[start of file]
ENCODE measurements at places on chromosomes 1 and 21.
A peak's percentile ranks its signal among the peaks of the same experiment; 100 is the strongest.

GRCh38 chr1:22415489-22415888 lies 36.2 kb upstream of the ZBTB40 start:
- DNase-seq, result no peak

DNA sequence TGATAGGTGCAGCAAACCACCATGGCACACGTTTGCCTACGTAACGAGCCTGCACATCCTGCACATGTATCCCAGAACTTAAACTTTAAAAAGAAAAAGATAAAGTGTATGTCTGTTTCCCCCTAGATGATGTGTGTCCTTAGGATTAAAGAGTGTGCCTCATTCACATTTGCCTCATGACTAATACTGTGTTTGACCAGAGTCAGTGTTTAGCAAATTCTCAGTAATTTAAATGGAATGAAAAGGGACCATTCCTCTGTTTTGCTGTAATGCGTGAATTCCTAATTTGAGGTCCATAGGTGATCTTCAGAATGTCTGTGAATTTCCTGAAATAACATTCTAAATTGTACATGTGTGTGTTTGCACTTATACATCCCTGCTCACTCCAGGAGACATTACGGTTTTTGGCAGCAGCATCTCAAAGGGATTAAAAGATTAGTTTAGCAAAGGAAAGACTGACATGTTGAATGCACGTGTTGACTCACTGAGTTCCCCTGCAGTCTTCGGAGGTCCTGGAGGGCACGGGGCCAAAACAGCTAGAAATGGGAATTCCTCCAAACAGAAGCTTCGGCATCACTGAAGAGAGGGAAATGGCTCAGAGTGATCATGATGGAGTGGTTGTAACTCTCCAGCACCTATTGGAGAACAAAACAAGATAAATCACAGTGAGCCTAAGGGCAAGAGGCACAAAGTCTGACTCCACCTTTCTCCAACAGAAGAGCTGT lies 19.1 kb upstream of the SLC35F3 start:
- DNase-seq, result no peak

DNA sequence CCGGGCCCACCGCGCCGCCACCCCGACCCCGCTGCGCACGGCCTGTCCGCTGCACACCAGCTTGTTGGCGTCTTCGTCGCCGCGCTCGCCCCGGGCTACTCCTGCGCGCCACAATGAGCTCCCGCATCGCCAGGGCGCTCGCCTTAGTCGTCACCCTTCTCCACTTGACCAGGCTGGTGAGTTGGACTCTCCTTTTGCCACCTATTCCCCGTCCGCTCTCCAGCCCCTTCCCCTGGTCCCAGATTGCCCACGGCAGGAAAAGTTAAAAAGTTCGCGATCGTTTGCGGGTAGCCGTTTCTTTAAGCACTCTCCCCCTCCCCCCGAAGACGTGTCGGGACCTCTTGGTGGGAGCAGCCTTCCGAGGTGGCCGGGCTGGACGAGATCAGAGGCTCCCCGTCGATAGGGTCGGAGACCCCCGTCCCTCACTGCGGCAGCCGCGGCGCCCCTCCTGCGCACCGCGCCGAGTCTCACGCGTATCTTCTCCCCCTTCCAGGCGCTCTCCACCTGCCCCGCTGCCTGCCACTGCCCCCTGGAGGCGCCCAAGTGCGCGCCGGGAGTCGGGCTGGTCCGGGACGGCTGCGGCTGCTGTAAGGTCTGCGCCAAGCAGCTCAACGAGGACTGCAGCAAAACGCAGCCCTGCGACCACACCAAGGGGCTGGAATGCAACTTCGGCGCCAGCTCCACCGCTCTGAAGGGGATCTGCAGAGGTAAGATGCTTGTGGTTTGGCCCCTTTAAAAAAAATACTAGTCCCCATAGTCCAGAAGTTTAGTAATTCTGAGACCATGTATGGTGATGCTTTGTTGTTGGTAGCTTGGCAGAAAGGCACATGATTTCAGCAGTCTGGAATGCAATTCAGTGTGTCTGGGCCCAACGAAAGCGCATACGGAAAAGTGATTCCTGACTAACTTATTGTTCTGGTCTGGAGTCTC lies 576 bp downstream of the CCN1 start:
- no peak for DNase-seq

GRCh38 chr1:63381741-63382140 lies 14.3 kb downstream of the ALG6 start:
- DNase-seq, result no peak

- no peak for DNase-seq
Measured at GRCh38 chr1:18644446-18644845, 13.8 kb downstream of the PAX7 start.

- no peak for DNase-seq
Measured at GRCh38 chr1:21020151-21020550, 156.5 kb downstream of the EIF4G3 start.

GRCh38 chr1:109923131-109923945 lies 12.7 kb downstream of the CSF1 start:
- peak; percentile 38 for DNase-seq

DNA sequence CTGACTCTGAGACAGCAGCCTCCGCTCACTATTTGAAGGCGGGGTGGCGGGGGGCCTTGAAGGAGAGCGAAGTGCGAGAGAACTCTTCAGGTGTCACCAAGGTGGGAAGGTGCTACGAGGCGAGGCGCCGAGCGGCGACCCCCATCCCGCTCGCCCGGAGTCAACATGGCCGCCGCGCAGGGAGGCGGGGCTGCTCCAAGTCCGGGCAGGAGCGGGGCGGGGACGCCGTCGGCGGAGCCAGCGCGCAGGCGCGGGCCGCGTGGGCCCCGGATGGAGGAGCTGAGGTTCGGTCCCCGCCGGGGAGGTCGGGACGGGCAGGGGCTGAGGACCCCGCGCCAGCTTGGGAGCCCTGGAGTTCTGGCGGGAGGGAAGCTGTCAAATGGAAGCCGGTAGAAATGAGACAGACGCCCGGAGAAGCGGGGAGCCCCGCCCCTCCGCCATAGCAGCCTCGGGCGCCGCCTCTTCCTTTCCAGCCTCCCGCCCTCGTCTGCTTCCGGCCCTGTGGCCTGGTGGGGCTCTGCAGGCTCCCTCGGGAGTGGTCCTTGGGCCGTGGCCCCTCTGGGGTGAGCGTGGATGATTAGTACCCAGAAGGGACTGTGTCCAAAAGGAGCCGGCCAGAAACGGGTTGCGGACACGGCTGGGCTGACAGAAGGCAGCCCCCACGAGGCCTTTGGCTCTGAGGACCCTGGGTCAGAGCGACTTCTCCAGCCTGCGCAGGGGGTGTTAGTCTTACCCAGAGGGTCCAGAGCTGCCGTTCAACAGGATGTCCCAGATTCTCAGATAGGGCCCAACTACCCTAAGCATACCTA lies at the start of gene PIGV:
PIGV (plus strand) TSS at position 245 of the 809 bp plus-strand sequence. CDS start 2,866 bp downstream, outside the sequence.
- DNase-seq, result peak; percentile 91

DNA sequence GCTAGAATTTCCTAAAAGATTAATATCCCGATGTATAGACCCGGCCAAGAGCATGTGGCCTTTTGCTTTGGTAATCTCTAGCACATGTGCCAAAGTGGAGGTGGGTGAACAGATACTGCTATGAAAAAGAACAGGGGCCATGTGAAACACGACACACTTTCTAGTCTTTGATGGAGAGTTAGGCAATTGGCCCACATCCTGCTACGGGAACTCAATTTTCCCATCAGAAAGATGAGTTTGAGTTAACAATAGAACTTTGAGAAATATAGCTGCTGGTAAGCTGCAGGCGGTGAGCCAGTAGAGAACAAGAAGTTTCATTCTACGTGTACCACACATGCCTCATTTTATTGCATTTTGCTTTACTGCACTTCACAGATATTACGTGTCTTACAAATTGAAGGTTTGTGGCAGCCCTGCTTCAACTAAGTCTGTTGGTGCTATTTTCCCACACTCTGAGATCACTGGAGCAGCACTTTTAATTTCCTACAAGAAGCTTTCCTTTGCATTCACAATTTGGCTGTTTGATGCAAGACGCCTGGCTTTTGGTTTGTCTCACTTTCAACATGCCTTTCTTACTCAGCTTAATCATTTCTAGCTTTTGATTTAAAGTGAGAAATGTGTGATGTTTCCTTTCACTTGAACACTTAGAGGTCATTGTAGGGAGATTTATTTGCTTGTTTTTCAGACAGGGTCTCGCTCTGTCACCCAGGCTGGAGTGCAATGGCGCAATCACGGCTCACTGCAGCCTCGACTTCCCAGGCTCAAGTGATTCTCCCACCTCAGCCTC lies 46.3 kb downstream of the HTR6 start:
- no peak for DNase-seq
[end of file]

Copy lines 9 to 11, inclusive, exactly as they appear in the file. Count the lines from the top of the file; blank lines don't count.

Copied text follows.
GRCh38 chr1:63381741-63382140 lies 14.3 kb downstream of the ALG6 start:
- DNase-seq, result no peak

- no peak for DNase-seq